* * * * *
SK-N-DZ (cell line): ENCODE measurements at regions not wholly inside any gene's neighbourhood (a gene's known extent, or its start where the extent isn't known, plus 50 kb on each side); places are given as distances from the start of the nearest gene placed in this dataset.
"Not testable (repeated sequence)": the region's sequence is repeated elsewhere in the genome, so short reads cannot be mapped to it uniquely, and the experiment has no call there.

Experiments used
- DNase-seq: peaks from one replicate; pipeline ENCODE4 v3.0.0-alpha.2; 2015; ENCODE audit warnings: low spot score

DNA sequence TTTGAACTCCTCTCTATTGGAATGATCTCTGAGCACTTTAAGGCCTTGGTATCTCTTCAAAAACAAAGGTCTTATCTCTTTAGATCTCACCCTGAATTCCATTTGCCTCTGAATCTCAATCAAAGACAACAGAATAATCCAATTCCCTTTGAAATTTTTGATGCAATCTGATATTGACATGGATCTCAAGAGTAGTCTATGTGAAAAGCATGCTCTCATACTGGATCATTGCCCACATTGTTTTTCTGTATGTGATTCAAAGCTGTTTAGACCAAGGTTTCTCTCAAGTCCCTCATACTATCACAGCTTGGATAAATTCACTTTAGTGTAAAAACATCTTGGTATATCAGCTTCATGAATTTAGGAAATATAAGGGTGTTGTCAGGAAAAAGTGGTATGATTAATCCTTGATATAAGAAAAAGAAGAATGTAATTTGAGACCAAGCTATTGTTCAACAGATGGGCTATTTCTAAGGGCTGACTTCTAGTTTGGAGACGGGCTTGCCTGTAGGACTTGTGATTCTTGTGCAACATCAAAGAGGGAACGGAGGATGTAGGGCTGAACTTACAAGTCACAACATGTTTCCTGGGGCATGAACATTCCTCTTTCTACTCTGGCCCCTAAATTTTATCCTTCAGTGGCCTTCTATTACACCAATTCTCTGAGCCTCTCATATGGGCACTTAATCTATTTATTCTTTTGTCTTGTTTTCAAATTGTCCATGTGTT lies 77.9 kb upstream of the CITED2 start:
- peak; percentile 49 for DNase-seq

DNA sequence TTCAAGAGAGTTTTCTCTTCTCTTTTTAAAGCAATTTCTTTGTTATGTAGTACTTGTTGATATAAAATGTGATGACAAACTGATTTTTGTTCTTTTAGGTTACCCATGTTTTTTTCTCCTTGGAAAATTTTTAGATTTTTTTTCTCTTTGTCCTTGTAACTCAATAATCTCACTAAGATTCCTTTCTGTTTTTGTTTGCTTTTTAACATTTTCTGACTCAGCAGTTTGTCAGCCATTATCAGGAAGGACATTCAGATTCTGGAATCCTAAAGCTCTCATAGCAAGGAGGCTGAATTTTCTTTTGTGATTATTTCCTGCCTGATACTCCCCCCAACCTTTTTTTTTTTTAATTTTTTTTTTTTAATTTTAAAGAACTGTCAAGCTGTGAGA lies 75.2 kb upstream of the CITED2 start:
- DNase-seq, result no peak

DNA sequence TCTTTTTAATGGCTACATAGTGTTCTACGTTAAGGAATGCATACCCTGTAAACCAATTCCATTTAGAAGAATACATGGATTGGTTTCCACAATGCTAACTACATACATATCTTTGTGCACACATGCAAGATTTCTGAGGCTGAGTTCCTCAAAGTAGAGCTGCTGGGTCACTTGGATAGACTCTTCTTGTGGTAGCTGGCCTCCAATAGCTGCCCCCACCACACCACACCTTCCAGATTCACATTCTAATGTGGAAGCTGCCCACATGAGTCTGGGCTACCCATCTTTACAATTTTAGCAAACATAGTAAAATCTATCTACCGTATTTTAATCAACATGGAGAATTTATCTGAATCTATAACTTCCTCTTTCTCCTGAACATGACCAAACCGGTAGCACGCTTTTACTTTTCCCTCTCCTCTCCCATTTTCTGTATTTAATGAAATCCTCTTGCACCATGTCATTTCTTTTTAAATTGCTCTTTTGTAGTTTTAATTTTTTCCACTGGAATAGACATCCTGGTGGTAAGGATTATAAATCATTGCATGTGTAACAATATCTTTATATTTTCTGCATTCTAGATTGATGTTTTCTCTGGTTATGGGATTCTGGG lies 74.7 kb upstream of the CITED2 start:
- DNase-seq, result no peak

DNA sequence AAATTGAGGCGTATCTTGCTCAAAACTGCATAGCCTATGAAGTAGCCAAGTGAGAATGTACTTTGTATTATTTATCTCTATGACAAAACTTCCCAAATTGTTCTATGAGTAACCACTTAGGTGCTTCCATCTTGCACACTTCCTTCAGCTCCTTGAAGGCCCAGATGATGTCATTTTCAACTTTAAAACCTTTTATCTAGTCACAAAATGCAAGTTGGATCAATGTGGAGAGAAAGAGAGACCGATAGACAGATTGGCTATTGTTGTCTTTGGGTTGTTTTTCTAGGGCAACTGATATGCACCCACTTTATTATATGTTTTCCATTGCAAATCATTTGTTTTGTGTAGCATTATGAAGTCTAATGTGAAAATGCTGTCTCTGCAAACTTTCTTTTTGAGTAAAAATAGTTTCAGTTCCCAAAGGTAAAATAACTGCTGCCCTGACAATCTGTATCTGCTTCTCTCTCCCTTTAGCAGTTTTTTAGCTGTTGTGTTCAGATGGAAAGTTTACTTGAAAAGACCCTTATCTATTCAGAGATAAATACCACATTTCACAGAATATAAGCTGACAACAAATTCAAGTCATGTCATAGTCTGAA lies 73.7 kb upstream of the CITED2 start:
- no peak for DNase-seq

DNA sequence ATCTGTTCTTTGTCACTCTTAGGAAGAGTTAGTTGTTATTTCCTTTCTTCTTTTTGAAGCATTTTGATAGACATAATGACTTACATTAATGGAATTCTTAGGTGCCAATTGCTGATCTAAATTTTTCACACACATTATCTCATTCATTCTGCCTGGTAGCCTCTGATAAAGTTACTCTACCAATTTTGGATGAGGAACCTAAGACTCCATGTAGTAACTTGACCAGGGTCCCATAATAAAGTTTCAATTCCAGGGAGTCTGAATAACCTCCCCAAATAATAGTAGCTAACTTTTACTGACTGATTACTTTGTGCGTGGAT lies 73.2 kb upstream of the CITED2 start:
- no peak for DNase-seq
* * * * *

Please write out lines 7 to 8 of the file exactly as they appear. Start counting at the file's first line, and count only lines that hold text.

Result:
DNA sequence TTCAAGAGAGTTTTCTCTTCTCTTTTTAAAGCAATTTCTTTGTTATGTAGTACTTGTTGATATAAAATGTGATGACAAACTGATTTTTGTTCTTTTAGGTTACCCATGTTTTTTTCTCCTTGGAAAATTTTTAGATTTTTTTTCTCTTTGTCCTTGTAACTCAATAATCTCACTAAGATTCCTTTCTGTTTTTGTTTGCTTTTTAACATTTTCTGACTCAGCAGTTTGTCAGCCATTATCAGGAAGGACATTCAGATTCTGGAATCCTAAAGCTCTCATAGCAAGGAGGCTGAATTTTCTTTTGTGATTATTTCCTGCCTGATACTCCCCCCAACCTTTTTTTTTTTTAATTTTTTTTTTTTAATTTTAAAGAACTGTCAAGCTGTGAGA lies 75.2 kb upstream of the CITED2 start:
- DNase-seq, result no peak